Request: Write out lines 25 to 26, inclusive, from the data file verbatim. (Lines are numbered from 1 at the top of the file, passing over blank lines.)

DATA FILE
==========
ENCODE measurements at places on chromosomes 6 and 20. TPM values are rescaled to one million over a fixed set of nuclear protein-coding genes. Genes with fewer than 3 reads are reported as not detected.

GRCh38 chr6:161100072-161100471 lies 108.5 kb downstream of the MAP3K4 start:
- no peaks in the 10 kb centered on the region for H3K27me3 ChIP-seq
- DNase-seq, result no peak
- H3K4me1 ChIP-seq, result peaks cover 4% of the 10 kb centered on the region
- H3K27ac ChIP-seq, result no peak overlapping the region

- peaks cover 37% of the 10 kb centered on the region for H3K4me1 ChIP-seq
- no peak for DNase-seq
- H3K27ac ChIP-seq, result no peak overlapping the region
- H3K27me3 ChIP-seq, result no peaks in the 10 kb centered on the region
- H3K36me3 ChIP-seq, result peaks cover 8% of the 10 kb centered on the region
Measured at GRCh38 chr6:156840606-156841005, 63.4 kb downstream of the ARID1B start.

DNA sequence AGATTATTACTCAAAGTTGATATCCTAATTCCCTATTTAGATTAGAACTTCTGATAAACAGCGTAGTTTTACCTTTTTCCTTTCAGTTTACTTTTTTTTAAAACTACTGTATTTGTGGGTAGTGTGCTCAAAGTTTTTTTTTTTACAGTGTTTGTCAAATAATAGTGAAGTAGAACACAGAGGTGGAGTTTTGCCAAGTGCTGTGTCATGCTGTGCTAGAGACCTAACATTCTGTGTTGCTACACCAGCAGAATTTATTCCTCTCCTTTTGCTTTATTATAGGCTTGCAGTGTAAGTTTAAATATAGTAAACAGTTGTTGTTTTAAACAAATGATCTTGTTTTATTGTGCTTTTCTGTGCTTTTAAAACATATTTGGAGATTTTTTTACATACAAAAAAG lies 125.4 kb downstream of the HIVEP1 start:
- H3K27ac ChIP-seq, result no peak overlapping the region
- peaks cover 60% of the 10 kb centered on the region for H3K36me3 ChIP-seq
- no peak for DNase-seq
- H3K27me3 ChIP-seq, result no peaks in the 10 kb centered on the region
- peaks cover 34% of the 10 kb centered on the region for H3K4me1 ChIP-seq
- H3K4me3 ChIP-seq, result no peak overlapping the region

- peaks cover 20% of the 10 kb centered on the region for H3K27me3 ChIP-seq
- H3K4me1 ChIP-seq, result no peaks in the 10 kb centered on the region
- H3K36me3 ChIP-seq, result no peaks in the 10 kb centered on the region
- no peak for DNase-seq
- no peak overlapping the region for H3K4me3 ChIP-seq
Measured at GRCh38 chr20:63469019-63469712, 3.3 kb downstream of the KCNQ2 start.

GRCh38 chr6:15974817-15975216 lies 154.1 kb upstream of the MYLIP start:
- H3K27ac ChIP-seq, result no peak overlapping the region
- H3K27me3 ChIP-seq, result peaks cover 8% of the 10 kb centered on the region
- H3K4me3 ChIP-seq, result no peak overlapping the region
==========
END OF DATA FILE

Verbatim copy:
Measured at GRCh38 chr20:63469019-63469712, 3.3 kb downstream of the KCNQ2 start.

GRCh38 chr6:15974817-15975216 lies 154.1 kb upstream of the MYLIP start: